Roubini, for all his gloom, is currently the most reasonable of our nationalization crew. He recognizes that the Treasury really wants to avoid nationalization for political but also genuine economic reasons, but that is why their plan gives banks 6 months to find private capital. His argument is that in 6 months time,’ in the depth of the recession, we will really know which banks are really insolvent, and which ones could be solvent with a little government help. The notion that there is a clear distinction between insolvent banks and illiquid banks is a little strange to me given my experience… there’s a grey area with many shades and defining clearly which banks are insolvent in this economic environment is not easy. Again, that suggests caution and moving slowly, not jumping at solutions Paulson style.

Guessing how long the government would be in charge of these banks is basically impossible, but I think 5-10 years is not an unreasonable guess. I don’t think that means it should be the last resort, however. The problem is the real economy. The longer we have uncertainty, the worse the real economy gets. On the one hand, I agree with you and Roubini that time will give us a clearer picture. On the other hand, I think that the banking sector is not going to fix itself on its own, and the longer we wait the bigger the output gap (and the higher the unemployment rate) will be by the time the economy does recover. So I think reasonable minds can disagree on this.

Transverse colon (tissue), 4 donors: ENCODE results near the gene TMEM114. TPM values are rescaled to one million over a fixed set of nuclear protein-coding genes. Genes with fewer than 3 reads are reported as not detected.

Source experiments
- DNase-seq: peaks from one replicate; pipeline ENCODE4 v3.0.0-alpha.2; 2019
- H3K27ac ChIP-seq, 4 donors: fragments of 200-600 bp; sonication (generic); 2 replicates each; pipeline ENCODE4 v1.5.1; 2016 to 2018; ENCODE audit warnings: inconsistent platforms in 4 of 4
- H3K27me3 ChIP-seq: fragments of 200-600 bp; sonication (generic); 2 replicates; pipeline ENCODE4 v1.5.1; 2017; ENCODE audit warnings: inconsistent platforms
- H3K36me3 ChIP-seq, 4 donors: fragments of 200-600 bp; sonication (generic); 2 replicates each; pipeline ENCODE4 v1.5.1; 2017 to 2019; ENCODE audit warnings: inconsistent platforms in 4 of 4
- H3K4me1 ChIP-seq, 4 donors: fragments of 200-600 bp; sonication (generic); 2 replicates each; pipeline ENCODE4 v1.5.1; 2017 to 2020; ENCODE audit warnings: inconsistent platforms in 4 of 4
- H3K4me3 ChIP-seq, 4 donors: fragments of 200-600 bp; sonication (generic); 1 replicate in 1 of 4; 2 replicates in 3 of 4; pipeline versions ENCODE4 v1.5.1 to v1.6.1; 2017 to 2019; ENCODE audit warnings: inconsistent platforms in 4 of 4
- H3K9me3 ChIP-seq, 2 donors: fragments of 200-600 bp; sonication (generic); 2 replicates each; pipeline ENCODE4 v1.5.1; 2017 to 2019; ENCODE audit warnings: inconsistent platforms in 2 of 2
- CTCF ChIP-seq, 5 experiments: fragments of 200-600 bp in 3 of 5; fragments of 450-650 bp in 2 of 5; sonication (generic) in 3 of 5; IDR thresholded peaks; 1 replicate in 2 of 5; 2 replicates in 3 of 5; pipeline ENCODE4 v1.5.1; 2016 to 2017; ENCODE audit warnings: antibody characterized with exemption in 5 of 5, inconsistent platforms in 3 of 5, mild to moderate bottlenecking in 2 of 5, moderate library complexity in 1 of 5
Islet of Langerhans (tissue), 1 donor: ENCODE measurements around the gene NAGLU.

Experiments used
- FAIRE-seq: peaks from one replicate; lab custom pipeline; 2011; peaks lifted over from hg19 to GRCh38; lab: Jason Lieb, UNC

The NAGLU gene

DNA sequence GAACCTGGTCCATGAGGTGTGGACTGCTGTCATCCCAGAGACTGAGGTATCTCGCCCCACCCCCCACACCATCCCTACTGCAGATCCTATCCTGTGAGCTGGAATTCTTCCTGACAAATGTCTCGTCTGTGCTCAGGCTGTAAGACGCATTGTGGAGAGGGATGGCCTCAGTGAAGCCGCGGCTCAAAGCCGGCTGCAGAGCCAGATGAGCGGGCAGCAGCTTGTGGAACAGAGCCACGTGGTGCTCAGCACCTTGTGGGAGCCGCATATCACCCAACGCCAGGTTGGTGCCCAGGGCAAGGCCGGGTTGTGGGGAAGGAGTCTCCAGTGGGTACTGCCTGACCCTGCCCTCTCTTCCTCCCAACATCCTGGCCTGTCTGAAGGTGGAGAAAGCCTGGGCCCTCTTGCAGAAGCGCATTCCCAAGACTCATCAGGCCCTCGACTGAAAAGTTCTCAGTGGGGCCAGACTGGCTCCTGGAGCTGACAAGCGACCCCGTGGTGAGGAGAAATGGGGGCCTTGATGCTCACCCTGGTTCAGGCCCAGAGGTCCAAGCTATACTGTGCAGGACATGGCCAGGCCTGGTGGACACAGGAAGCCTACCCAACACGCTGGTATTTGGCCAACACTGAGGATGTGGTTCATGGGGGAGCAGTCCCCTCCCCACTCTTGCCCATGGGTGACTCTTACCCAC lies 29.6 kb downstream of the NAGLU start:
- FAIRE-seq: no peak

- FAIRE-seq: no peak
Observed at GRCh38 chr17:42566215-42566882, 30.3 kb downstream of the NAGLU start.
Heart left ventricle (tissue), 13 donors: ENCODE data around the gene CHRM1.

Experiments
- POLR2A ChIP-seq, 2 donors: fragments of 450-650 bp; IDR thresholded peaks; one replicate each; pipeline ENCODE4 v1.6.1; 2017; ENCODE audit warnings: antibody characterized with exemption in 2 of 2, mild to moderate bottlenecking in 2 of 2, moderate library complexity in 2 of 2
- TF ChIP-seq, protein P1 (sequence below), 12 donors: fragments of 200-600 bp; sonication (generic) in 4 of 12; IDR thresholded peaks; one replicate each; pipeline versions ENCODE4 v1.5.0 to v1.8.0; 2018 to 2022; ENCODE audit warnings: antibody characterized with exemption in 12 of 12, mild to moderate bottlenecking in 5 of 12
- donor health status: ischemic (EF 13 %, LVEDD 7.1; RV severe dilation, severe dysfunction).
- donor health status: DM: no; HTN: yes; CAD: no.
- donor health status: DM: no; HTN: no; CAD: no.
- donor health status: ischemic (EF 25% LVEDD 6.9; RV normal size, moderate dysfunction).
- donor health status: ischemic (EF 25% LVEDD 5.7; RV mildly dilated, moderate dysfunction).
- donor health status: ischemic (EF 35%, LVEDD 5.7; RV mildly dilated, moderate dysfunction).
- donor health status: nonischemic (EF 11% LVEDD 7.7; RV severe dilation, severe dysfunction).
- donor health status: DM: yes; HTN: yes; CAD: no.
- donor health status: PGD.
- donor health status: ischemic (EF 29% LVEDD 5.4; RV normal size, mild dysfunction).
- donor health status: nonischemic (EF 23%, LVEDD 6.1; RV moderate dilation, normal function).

2. Question:

Further, I think Simon’s point about if you covered the name of the country, then your IMF officials would give the same advice to the US as for any emerging market economy strikes me as missing one crucial detail. Citibank is not your typical Latin American bank – if a Latin American bank goes bankrupt, that doesn’t carry the risk of freaking out markets globally the way Lehman’s bankruptcy did due to counterparty risk, it does not have the number of creditors, bondholders fearing they will get a massive haircut that Citi has; You simply cannot tell me that if 2 out of 4 largest banks were nationalized overnight, that would not carry a very serious risk of freaking out the markets at least as badly as Lehman’s bankruptcy did, and potentially lead to the collapse of the stockholder confidence in a whole bunch of financial institutions that may well be healthy.